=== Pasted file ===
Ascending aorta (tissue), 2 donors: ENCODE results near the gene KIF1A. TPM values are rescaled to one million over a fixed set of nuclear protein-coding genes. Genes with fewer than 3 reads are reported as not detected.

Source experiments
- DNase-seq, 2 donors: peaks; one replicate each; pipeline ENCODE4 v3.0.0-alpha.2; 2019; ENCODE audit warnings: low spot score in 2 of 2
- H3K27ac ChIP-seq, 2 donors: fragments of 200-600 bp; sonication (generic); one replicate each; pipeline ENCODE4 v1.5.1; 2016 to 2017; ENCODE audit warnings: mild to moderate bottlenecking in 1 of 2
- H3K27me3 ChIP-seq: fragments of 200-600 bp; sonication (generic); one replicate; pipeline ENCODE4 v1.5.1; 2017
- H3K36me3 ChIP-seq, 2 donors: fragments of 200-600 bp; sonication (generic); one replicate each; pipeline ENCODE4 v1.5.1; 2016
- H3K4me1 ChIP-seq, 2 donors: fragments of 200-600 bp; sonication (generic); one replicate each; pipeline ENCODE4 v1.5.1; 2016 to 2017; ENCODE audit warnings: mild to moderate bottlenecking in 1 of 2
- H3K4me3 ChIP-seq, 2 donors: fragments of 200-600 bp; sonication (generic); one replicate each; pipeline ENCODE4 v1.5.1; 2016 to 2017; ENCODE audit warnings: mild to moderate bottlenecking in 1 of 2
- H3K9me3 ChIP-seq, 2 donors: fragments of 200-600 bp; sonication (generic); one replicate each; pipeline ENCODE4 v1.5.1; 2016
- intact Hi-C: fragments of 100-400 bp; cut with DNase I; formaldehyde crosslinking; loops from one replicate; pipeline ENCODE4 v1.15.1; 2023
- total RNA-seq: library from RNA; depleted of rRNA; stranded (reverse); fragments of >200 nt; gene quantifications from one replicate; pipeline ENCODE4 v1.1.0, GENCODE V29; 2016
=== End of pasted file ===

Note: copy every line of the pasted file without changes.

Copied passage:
Ascending aorta (tissue), 2 donors: ENCODE results near the gene KIF1A. TPM values are rescaled to one million over a fixed set of nuclear protein-coding genes. Genes with fewer than 3 reads are reported as not detected.

Source experiments
- DNase-seq, 2 donors: peaks; one replicate each; pipeline ENCODE4 v3.0.0-alpha.2; 2019; ENCODE audit warnings: low spot score in 2 of 2
- H3K27ac ChIP-seq, 2 donors: fragments of 200-600 bp; sonication (generic); one replicate each; pipeline ENCODE4 v1.5.1; 2016 to 2017; ENCODE audit warnings: mild to moderate bottlenecking in 1 of 2
- H3K27me3 ChIP-seq: fragments of 200-600 bp; sonication (generic); one replicate; pipeline ENCODE4 v1.5.1; 2017
- H3K36me3 ChIP-seq, 2 donors: fragments of 200-600 bp; sonication (generic); one replicate each; pipeline ENCODE4 v1.5.1; 2016
- H3K4me1 ChIP-seq, 2 donors: fragments of 200-600 bp; sonication (generic); one replicate each; pipeline ENCODE4 v1.5.1; 2016 to 2017; ENCODE audit warnings: mild to moderate bottlenecking in 1 of 2
- H3K4me3 ChIP-seq, 2 donors: fragments of 200-600 bp; sonication (generic); one replicate each; pipeline ENCODE4 v1.5.1; 2016 to 2017; ENCODE audit warnings: mild to moderate bottlenecking in 1 of 2
- H3K9me3 ChIP-seq, 2 donors: fragments of 200-600 bp; sonication (generic); one replicate each; pipeline ENCODE4 v1.5.1; 2016
- intact Hi-C: fragments of 100-400 bp; cut with DNase I; formaldehyde crosslinking; loops from one replicate; pipeline ENCODE4 v1.15.1; 2023
- total RNA-seq: library from RNA; depleted of rRNA; stranded (reverse); fragments of >200 nt; gene quantifications from one replicate; pipeline ENCODE4 v1.1.0, GENCODE V29; 2016